Is your color memory perfect? And, how important is it if it’s not?
Our perception of color is affected by many things, not the least of which is the source, amount, and quality of light available. Surrounding colors, personal preferences, and lack of experience also play a part in the nuances we may, or may not detect, in a specific color.
For these reasons, is it any wonder that trusting our memory to select a color chip to match the blue of a bedroom comforter left at home would be no simple task? Yet, customer’s do this every day.
On occasion, couple’s desiring my expertise arrive with nothing in hand to base color decisions on. Invariably they offer to select a paint chip each believes to match the color of whatever item they left at home. Rarely are the chips the same, let alone similar, to which each spouse rolls their eyes at the other while insisting their selection is correct.
Obviously, if two people living in the same home can’t agree on the color of an item they’ve lived with for years, we should be wary of making the same mistake.
Now that I recognize that most people’s color memory is far from perfect, I insist that customer’s run home and bring back a specific list of items that are required to choose a great paint color.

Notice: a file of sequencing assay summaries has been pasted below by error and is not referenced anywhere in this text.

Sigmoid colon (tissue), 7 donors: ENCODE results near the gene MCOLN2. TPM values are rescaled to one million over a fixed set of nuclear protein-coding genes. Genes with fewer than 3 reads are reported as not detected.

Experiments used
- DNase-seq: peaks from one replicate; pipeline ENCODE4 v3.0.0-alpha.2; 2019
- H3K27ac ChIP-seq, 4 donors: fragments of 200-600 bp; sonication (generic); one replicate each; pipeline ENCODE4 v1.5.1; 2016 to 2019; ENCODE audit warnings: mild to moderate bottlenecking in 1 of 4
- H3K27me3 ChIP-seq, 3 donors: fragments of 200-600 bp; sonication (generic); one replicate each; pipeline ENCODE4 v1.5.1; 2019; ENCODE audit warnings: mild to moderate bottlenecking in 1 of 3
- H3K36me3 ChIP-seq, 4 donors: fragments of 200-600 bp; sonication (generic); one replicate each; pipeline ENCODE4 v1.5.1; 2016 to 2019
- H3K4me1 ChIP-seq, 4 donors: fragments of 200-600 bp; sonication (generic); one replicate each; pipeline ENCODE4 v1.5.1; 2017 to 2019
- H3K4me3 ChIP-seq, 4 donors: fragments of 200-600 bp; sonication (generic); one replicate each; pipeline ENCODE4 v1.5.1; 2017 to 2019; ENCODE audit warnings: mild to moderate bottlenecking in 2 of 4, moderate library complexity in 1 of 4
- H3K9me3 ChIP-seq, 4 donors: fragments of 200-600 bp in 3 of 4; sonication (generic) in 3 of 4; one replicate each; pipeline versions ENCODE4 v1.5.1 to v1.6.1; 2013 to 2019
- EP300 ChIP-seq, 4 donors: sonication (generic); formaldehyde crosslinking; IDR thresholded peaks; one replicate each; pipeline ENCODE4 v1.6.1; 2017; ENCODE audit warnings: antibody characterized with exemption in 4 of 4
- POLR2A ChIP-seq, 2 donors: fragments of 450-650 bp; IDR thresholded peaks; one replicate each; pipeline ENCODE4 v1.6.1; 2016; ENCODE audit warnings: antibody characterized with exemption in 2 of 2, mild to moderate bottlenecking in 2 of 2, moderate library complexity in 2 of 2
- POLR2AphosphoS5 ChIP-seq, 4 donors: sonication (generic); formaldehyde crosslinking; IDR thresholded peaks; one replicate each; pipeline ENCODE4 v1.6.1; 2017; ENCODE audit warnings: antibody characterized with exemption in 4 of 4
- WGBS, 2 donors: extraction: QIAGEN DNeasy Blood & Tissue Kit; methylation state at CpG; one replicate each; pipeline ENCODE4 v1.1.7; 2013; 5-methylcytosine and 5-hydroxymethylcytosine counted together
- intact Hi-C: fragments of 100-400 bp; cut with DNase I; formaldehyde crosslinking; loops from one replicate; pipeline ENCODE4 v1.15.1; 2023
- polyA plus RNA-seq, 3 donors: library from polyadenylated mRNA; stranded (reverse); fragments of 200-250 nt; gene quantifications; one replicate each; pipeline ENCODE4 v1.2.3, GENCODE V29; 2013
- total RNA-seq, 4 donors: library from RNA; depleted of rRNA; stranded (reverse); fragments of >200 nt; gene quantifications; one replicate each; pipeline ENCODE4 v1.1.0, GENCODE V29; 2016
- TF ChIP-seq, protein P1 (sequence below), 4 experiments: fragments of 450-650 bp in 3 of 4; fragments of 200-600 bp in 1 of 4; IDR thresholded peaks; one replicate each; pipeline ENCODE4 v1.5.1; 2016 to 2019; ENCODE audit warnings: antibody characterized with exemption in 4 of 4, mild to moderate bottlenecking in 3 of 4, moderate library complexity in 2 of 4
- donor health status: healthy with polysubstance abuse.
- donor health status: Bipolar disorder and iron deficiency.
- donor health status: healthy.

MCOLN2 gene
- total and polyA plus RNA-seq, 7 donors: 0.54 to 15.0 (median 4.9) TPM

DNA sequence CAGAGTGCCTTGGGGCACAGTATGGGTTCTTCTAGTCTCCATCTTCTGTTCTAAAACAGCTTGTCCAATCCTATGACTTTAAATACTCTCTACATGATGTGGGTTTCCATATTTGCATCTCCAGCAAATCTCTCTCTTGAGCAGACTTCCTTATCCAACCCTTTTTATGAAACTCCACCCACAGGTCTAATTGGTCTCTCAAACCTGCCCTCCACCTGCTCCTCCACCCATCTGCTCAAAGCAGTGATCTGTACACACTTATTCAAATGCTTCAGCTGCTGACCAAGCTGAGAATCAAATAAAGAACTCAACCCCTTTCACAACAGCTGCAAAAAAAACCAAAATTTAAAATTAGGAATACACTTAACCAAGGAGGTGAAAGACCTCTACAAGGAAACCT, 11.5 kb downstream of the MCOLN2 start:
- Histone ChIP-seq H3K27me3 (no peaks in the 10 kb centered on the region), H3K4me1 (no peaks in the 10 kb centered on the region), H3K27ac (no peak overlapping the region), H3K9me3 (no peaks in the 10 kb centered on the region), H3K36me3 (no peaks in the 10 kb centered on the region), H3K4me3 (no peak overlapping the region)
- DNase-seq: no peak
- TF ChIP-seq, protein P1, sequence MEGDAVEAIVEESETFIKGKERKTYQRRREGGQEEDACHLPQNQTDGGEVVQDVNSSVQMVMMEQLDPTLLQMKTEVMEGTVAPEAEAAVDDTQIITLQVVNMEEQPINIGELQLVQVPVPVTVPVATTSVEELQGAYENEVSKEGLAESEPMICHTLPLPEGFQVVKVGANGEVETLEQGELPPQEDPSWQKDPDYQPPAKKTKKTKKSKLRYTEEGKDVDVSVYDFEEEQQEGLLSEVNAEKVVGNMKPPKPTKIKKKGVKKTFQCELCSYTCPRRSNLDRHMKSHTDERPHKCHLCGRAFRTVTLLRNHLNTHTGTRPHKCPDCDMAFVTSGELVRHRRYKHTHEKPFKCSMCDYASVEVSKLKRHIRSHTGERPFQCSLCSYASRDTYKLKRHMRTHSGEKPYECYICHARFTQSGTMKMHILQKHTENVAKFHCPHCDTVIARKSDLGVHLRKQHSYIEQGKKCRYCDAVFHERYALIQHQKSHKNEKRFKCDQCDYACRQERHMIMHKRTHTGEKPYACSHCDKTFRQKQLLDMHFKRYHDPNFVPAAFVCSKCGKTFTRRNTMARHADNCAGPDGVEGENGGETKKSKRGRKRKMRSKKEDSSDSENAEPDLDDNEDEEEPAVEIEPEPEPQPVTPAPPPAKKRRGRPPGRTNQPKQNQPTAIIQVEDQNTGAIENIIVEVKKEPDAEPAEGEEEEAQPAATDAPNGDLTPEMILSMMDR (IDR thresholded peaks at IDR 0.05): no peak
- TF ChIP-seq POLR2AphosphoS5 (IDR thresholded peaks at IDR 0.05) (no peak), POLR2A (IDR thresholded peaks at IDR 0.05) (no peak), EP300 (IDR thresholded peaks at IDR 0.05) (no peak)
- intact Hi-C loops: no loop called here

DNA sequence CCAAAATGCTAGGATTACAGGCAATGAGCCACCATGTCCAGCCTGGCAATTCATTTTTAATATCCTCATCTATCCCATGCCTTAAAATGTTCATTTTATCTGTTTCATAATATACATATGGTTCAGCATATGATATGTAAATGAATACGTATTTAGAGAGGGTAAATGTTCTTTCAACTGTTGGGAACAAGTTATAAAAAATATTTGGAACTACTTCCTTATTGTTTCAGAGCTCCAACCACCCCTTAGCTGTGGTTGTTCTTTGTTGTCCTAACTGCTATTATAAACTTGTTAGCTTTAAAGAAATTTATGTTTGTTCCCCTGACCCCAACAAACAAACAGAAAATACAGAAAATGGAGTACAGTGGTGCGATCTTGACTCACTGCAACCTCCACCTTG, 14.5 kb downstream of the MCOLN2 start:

There are no shortcuts to selecting colors, and trusting your color memory rather than bringing in the necessary components from your room is very risky business.
In my years as a color consultant, I’ve met only two individuals (both children) that I believe may have had perfect color memory. Notice that I say may, because both showed their prowess within a very short window of time. Each saw an object on my desk, walked over to a paint color chip rack without the object, and selected a chip that exactly matched what they’d seen on my desk.
Even though some of us do have very good color memory, and I count myself in this category, my suggestion is to take 10 extra minutes to gather important “decision making” items from the room you’re painting. This will allow you to make an informed paint color choice rather than hoping you are one of the select few that possesses perfect color memory.